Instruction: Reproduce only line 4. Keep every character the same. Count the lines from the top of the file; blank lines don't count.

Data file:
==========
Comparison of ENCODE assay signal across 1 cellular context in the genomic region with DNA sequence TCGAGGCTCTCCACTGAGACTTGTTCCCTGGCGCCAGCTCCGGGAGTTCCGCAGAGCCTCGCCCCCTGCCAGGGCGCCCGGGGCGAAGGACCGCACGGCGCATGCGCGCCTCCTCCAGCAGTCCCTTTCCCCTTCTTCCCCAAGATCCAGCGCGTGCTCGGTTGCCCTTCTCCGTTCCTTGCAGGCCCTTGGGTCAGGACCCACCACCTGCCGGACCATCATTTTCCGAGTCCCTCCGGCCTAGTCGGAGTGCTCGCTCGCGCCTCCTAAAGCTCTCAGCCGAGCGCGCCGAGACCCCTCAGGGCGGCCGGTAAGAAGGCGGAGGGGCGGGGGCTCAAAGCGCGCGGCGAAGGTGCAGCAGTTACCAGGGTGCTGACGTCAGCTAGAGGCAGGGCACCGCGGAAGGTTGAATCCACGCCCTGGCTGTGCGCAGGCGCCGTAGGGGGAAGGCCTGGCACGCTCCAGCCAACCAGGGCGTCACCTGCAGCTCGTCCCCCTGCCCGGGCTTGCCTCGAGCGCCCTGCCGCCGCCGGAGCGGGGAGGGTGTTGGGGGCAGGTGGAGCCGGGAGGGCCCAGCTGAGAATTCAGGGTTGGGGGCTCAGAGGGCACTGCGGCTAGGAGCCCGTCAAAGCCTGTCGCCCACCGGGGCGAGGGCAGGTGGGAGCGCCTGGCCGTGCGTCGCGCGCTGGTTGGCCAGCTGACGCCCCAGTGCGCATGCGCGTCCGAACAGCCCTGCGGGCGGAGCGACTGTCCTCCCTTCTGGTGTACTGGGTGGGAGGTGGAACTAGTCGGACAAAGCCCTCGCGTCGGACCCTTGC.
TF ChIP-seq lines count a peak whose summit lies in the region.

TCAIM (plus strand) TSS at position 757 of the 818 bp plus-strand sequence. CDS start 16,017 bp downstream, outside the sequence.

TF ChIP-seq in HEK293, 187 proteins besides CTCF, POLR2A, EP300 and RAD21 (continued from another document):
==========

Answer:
TF ChIP-seq in HEK293, 187 proteins besides CTCF, POLR2A, EP300 and RAD21 (continued from another document):